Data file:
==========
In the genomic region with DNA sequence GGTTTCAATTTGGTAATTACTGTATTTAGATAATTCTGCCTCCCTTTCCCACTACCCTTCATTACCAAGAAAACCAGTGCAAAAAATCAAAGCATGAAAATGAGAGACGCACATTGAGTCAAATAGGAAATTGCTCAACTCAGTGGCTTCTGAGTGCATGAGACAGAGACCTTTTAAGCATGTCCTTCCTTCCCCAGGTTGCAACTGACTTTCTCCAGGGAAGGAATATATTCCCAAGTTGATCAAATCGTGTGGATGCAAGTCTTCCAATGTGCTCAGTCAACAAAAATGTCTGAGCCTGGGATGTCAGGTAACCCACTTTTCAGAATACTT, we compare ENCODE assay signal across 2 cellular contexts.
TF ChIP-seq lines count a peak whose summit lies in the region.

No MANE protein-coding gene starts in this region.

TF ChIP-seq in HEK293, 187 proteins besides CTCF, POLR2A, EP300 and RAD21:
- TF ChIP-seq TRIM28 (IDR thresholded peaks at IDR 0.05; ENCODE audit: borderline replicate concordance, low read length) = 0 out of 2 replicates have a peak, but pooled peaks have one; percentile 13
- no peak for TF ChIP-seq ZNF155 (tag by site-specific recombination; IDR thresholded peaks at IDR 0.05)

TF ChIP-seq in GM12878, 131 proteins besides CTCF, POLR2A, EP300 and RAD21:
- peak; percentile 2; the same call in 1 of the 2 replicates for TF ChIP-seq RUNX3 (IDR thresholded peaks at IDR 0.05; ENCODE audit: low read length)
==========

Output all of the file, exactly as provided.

In the genomic region with DNA sequence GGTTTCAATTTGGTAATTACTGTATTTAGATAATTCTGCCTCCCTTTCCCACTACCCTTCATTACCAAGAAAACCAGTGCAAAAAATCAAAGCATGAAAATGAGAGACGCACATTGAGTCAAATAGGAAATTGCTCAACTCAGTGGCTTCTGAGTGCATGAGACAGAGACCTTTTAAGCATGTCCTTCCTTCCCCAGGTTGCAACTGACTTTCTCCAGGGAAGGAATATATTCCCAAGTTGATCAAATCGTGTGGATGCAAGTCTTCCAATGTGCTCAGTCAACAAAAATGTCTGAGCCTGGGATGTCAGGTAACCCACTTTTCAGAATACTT, we compare ENCODE assay signal across 2 cellular contexts.
TF ChIP-seq lines count a peak whose summit lies in the region.

No MANE protein-coding gene starts in this region.

TF ChIP-seq in HEK293, 187 proteins besides CTCF, POLR2A, EP300 and RAD21:
- TF ChIP-seq TRIM28 (IDR thresholded peaks at IDR 0.05; ENCODE audit: borderline replicate concordance, low read length) = 0 out of 2 replicates have a peak, but pooled peaks have one; percentile 13
- no peak for TF ChIP-seq ZNF155 (tag by site-specific recombination; IDR thresholded peaks at IDR 0.05)

TF ChIP-seq in GM12878, 131 proteins besides CTCF, POLR2A, EP300 and RAD21:
- peak; percentile 2; the same call in 1 of the 2 replicates for TF ChIP-seq RUNX3 (IDR thresholded peaks at IDR 0.05; ENCODE audit: low read length)